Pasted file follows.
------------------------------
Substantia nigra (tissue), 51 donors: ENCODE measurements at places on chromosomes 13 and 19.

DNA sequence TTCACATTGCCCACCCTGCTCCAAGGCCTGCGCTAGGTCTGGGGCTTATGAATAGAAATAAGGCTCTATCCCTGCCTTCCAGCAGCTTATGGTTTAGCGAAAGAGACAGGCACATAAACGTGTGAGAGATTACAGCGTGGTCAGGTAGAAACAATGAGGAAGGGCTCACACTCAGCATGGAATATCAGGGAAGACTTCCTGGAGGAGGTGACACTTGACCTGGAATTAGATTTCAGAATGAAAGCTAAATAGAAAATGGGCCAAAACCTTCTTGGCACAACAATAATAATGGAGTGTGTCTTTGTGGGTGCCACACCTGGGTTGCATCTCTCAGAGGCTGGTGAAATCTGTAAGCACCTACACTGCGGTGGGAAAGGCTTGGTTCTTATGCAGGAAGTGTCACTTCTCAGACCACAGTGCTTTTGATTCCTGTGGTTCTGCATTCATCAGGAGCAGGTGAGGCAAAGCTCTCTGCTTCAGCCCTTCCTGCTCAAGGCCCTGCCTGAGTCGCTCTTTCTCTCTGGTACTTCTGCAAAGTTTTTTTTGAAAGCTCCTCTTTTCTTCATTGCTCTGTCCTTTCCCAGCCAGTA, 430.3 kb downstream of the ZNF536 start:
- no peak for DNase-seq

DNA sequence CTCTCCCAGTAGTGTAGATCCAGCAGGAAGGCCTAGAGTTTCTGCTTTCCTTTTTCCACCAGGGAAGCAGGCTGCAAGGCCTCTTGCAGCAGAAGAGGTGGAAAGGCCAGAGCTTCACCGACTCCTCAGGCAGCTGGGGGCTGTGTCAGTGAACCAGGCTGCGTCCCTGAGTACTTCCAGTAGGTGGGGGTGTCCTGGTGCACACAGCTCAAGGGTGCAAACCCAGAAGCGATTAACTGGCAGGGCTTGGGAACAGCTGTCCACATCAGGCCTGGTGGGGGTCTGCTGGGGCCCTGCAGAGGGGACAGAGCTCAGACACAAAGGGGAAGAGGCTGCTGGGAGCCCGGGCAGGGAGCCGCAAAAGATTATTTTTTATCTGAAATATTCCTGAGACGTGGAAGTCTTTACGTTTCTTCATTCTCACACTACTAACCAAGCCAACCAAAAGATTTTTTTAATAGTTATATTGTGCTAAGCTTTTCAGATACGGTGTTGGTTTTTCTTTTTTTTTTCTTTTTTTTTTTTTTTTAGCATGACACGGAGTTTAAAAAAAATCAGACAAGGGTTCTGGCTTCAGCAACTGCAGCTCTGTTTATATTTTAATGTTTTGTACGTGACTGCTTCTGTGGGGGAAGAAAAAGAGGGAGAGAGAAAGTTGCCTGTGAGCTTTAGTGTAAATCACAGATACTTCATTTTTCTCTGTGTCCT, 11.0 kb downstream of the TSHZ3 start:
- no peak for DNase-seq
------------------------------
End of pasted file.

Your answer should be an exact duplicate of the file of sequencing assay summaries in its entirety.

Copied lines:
Substantia nigra (tissue), 51 donors: ENCODE measurements at places on chromosomes 13 and 19.

DNA sequence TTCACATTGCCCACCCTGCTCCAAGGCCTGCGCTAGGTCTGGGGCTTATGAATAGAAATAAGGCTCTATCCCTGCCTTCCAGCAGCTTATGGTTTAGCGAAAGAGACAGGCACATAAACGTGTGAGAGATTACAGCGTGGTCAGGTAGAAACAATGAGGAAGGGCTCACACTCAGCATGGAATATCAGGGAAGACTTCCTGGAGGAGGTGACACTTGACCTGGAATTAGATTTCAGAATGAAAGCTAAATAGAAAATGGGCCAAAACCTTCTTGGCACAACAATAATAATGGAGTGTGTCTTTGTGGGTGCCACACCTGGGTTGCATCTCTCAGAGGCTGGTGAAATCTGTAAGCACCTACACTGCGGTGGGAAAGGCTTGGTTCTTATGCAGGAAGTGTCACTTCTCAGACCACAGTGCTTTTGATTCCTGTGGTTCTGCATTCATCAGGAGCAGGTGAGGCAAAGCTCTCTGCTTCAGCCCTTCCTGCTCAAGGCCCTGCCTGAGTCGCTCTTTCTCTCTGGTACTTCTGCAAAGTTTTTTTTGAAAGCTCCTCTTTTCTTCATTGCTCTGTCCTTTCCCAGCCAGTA, 430.3 kb downstream of the ZNF536 start:
- no peak for DNase-seq

DNA sequence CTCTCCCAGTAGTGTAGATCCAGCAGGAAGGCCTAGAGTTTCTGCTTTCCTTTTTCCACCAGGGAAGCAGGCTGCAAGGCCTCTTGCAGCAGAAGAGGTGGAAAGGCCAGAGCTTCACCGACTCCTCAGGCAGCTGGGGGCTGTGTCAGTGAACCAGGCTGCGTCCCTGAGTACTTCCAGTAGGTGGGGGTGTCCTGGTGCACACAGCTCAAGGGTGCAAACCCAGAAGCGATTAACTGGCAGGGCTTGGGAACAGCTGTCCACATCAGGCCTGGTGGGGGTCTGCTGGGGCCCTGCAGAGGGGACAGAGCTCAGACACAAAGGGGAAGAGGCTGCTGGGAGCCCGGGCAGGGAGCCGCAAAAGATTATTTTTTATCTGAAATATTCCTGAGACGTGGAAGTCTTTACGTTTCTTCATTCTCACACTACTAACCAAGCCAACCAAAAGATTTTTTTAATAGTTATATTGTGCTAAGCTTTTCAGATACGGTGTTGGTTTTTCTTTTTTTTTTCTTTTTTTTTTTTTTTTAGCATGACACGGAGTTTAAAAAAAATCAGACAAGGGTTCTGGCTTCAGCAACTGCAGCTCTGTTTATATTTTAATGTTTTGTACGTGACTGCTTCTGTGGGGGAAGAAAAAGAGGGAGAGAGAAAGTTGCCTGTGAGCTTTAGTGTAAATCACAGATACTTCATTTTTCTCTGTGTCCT, 11.0 kb downstream of the TSHZ3 start:
- no peak for DNase-seq